Any tips on understanding why you expose CertificatePem as the same content as the base64 encoded DER. Are these in fact the same thing ?

Partially answering my own question Reading here


".der A way to encode ASN.1 syntax in binary, a .pem file is just a Base64 encoded .der file. " I can now understand how they might be the same, but then now I don’t understand why RawOriginal is not exactly the same ?

I still don’t understand IF i can upload a certificate in binary format (or if I’ll need to ensure I convert everything before uploading) ??

(Michael Richardson) #5

Hi Al,

I’m glad to hear you eventually had a successful outcome. I’m sorry it wasn’t all plain sailing.

I’m not sure if you saw our certificate variables documentation?
After reading your adventure, I’ll see if I can add some tips to it.

I think there are a couple of (understandable) points of confusion:

DER vs PEM
DER and PEM are not exactly the same. DER is a binary format. PEM is the base64 encoded DER, with some headers and footers added.
DER files will also never contain a private-key, whereas PEM files can.

Base64
It seems the base64 encoding has caused some confusion here too.
Octopus variables are always represented as strings, so any binary data is base64 encoded.

The RawOriginal variable contains the exact bytes that were uploaded, base64 encoded. This makes sense when the original file was a PFX or a DER, because these are binary files. It makes less sense when the original file was a PEM, which is a text file.

In the case that the uploaded file was a PEM, RawOriginal still contains the base64 encoded bytes. This can be decoded using something like:

[System.Text.Encoding]::ASCII.GetString([System.Convert]::FromBase64String($OctopusParameters["YourCert.RawOriginal"]))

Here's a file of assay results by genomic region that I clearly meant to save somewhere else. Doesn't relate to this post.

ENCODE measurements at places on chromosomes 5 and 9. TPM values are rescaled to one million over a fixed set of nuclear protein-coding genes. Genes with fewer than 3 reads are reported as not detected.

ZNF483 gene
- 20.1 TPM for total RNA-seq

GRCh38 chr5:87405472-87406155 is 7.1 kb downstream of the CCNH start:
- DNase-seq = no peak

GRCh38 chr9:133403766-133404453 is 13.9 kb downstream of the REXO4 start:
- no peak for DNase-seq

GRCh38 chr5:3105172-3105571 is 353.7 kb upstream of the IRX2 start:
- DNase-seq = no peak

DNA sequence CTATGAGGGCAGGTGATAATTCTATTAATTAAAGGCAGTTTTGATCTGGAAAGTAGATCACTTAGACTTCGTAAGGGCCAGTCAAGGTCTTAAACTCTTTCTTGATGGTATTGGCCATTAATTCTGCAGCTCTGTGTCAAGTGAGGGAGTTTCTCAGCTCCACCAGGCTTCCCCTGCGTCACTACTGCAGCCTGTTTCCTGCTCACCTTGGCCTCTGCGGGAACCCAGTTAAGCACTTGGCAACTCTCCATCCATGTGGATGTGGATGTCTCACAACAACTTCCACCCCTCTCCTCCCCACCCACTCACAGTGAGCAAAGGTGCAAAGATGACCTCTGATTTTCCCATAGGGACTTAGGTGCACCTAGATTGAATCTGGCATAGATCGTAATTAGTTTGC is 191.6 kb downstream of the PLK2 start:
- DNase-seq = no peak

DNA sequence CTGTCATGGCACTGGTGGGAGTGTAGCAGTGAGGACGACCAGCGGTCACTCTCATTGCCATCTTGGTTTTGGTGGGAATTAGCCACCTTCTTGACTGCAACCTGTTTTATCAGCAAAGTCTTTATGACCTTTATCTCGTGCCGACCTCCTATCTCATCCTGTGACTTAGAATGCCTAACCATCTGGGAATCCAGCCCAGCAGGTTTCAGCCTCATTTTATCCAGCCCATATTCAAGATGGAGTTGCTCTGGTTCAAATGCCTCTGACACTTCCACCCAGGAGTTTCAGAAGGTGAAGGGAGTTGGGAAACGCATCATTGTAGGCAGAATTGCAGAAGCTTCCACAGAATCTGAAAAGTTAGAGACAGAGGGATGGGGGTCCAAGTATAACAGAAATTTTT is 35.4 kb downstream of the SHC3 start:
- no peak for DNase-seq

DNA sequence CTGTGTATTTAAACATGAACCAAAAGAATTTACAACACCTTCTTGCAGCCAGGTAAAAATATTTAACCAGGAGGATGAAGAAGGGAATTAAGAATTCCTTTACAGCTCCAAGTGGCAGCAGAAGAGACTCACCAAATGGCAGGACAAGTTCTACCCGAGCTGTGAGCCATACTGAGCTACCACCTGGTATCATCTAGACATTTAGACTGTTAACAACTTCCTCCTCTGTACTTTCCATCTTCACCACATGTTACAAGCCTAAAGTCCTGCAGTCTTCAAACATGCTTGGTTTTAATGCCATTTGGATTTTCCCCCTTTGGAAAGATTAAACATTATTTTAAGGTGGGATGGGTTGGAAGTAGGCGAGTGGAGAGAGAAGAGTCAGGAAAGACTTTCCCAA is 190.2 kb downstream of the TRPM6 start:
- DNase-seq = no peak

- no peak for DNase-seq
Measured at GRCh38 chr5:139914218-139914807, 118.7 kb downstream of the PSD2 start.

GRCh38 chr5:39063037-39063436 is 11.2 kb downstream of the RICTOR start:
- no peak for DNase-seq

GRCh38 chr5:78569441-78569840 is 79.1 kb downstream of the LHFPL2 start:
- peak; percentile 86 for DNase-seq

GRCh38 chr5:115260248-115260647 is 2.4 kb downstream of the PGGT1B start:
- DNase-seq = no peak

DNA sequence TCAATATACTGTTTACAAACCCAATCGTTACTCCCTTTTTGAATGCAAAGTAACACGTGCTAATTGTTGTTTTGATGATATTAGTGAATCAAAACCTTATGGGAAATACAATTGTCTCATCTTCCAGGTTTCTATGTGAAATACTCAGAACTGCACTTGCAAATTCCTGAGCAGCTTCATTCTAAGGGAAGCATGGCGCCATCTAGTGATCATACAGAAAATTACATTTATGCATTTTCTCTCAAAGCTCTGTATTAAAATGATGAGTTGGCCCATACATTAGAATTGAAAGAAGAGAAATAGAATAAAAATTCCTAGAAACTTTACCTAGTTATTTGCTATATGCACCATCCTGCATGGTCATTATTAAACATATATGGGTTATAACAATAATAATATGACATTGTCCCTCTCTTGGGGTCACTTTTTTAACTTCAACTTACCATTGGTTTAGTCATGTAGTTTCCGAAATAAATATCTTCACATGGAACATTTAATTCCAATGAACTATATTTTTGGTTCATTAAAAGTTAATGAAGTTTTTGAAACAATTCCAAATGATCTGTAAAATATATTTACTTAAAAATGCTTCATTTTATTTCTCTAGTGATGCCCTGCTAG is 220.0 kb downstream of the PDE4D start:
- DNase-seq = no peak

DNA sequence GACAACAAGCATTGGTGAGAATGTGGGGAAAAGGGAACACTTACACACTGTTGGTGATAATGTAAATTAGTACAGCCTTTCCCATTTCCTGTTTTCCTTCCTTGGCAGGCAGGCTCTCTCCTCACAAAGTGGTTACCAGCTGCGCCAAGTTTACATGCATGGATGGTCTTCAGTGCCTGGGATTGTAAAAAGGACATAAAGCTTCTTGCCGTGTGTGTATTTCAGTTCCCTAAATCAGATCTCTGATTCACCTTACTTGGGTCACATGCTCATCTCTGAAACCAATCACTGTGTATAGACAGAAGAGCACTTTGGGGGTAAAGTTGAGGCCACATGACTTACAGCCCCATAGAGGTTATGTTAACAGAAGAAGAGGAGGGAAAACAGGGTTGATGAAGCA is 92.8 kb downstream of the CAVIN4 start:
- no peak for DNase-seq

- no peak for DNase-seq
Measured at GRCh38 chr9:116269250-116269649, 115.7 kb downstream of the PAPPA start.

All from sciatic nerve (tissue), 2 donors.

Alternatively you can access the .CertificatePem variable. The only difference is that the .CertificatePem will not contain the private-key, even if your original file contained one.

You could certainly argue that in the case of PEM, RawOriginal should simply contain the original text. On the one hand it is nice to have it consistent across formats. On the other, I can see how this was unexpected in this case.

I still don’t understand IF i can upload a certificate in binary format (or if I’ll need to ensure I convert everything before uploading) ??

You can certainly upload certificates in binary formats. You can upload PFX, DER, or PEM files.

The variables were designed to make it access the certificate in your scripts, in whichever format is most convenient.

I hope this helps. If you have any other questions, or anything is not clear, don’t hesitate to ask.

Regards,
Michael

(al) #6

Michael,

Thanks very much for the reply. It’s chewy. I’m digesting it slowly :slight_smile:

In the first screenshot I attached, showing the export wizard you can export the X.509 as DER encoded or base 64 encoded. I confused the latter with a PEM format. That was probably the first part of the confusion. For anyone else searching, your answer, and the information here (which I should have studied harder) should ensure they don’t stumble around like i did !

https://www.feistyduck.com/library/openssl-cookbook/online/ch-openssl.html#openssl-key-and-certificate-conversion

(system) closed #7